• Mortgage insurance premium (MIP) requirement. All FHA loans require both upfront MIP, as well as annual MIP. These can mean higher long-term costs but there may be ways to eventually get rid of FHA MIP.

  • Continued mortgage insurance. If you put down less than 10% of the home’s purchase price, an FHA loan requires you to carry mortgage insurance for the lifetime of the loan. Even if you put down 10%, you’ll be required to carry the insurance for 11 years. This mortgage insurance requirement may increase your overall cost compared to insurance premiums on other mortgages.

Why purchase a multifamily home using an FHA loan?

Purchasing a multifamily home with an FHA loan can be a great idea. Just a few of those reasons include:

  • FHA loans are typically easier loans to qualify for.
  • It can be a more affordable way to get into real estate investing.
  • Owning a multifamily home could be a great way to generate passive income.
  • An FHA multifamily loan has liberal loan limits, allowing you to buy a larger property.
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The bottom line: FHA multifamily loan

Depending on your financial needs and goals, buying a multi-unit property with an FHA mortgage could be an ideal multifamily financing solution for you.

Have you been thinking about venturing into the world of real estate investing and considering different types of rental housing? Are you ready to take the plunge into property management and have your tenants help pay your mortgage, a multifamily home may be the perfect solution for you. Get started by speaking with a lender today!


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What is a multifamily property according to the FHA?

The Federal Housing Administration (FHA) defines multifamily housing as a property that has five units or more. You can choose to live in one unit and rent out the rest. That way, you have a place to live, earn a profit on the rental income and build equity at the same time.

What are the qualifications for an FHA multifamily loan?

Typically, FHA multifamily loans require a higher down payment. Other than that, they have similar requirements as other FHA loans: credit scores of 580 or above, two years of verifiable income, along with proof of down payment. You’ll also need an appraisal with a fair market rental value to help you qualify for the mortgage payment with the rental income.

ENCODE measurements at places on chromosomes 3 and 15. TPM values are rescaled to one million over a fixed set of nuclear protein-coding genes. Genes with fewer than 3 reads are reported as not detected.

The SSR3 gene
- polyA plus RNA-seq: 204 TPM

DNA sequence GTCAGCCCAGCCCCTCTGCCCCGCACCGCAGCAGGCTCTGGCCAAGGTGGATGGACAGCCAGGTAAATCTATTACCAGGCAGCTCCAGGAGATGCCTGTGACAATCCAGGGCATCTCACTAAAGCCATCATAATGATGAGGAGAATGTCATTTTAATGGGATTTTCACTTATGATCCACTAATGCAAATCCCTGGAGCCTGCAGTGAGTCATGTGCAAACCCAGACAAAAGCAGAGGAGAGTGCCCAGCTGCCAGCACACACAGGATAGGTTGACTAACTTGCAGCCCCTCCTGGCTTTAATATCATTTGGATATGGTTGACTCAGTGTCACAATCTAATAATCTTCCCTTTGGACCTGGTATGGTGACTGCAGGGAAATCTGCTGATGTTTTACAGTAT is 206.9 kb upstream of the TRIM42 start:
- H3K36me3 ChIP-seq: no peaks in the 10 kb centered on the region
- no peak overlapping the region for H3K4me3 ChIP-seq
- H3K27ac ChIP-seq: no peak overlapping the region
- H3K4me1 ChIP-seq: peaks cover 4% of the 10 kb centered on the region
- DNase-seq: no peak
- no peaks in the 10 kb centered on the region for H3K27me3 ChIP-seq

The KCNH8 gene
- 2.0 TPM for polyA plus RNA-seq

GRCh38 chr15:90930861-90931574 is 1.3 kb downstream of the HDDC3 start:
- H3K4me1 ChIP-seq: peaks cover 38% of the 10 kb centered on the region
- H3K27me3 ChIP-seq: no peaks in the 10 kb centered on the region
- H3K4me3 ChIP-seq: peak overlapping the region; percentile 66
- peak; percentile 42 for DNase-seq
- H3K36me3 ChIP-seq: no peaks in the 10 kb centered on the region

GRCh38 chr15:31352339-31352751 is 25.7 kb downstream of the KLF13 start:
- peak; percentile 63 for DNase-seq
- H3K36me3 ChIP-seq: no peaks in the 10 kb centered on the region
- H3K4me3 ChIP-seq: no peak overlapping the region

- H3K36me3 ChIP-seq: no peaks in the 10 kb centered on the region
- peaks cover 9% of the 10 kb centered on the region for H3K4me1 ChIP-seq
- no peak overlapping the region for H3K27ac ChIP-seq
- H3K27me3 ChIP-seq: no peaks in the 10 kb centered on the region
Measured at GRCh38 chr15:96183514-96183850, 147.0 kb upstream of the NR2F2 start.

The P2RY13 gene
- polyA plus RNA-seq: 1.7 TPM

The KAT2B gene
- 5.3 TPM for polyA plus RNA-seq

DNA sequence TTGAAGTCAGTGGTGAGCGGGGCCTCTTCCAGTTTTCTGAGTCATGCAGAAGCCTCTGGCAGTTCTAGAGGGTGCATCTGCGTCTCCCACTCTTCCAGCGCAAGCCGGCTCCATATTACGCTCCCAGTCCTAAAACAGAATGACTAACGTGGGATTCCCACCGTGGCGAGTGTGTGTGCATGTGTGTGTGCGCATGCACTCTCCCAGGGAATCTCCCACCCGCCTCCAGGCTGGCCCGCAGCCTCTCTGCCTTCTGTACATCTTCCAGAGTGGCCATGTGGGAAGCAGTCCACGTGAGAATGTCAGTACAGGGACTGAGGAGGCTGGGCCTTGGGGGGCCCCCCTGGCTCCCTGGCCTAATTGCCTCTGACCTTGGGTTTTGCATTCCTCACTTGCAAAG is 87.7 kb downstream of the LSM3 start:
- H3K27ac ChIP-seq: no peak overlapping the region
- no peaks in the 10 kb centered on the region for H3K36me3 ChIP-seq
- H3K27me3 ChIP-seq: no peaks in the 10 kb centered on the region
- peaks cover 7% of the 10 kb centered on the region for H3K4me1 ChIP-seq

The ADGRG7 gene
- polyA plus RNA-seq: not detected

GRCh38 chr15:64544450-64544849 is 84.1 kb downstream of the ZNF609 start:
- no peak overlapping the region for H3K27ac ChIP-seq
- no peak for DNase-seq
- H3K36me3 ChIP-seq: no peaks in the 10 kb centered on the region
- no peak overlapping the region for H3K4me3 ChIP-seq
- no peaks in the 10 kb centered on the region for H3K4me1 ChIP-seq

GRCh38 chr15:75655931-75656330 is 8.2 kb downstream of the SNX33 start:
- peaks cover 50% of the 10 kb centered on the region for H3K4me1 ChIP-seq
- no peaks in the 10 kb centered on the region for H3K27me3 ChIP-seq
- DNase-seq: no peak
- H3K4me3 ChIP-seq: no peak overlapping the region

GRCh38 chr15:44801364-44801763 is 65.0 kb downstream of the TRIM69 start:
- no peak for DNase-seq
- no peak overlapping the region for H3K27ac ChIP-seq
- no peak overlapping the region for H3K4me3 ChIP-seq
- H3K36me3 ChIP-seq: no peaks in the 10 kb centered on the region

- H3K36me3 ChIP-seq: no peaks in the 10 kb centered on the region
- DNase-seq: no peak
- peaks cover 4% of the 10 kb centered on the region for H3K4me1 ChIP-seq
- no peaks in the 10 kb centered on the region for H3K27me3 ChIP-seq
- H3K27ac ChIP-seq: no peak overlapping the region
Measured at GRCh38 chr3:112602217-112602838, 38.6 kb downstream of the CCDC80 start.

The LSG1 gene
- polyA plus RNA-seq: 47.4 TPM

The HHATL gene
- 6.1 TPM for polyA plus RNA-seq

What types of FHA multifamily loans are available?

There are three types of FHA multifamily loans. While each may share some of the same qualifications and loan terms, each has slightly different requirements. 1) FHA Multifamily Acquisition Loan 2) FHA Multifamily Construction & Rehab Loan for Rental/Cooperative Housing 3) FHA Multifamily Construction & Rehab Loan for Condominiums

How do I apply for an FHA multifamily loan?

A lender will check your credit, and evaluate your income and assets. Be prepared to submit items such as your W-2s, tax returns and 1099s. You will also need to provide statements from any bank and/or investment accounts you’ll be using to qualify.

What are the loan limits for FHA multifamily loans?

Loan limits for FHA multifamily loans vary according to location and number of units. Generally, you can expect a range from $498,257 in low-cost areas to $2,211,600 in high-cost areas.

Can I use an FHA multifamily loan for investment properties?

You can also use FHA loans to buy an investment or rental property under two important conditions. The first is that the property can have no more than four (4) rental units total. The second is that you need to occupy one of the units in the property as your primary residence.

Can I refinance an existing multifamily loan with an FHA multifamily loan?

Yes, as long as you meet the necessary qualifications for financing a FHA multifamily loan.

Are there any tax benefits associated with FHA multifamily loans?

There are tax credits you may be able to use for multifamily loans. Multifamily tax credits can be complicated to navigate, however. Consult a tax professional to find out exactly what tax benefits you qualify for.

Craig Berry
Authored By: Craig Berry
The Mortgage Reports contributor
With over 20 years in mortgage banking, Craig Berry has helped thousands achieve their homeownership goals.
Aleksandra Kadzielawski
Reviewed By: Aleksandra Kadzielawski
The Mortgage Reports Editor
Aleksandra is the Senior Editor at The Mortgage Reports, where she brings 10 years of experience in mortgage and real estate to help consumers discover the right path to homeownership. Aleksandra received a bachelor’s degree from DePaul University. She is also a licensed real estate agent and a member of the National Association of Realtors (NAR).